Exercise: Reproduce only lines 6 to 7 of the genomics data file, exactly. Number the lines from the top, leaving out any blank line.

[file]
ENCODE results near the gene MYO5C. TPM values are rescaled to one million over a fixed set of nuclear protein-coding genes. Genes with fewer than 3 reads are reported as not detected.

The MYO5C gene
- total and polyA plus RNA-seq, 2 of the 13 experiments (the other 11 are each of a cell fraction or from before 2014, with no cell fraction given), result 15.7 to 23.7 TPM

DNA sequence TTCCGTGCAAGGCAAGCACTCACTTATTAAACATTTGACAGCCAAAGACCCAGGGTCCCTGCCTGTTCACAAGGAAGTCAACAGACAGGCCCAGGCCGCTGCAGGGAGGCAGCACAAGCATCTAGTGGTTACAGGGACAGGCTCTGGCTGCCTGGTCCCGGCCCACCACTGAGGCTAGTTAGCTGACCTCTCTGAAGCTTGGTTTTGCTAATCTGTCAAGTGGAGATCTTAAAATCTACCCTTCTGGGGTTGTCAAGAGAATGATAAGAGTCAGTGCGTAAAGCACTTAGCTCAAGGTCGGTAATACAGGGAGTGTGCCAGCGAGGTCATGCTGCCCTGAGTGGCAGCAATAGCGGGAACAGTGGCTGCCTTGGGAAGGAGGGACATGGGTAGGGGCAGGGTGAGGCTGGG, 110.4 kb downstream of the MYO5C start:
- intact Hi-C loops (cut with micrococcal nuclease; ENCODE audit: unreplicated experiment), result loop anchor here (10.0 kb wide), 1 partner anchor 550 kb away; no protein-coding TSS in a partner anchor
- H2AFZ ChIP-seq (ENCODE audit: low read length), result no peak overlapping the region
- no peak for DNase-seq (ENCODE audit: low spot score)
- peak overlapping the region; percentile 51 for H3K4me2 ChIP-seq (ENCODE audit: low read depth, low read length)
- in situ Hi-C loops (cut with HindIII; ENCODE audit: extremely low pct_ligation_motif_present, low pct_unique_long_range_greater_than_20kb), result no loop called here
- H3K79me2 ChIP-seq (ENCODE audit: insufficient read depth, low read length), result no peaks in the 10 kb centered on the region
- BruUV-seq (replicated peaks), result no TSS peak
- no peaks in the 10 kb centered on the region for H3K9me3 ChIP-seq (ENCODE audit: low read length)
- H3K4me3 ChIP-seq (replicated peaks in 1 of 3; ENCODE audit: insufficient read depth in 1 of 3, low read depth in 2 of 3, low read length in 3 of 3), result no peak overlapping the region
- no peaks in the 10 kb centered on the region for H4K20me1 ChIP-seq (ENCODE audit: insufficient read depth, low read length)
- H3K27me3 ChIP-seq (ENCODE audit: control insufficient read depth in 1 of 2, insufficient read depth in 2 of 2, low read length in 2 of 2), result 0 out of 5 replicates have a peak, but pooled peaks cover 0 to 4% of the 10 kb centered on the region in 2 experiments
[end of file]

- H2AFZ ChIP-seq (ENCODE audit: low read length), result no peak overlapping the region
- no peak for DNase-seq (ENCODE audit: low spot score)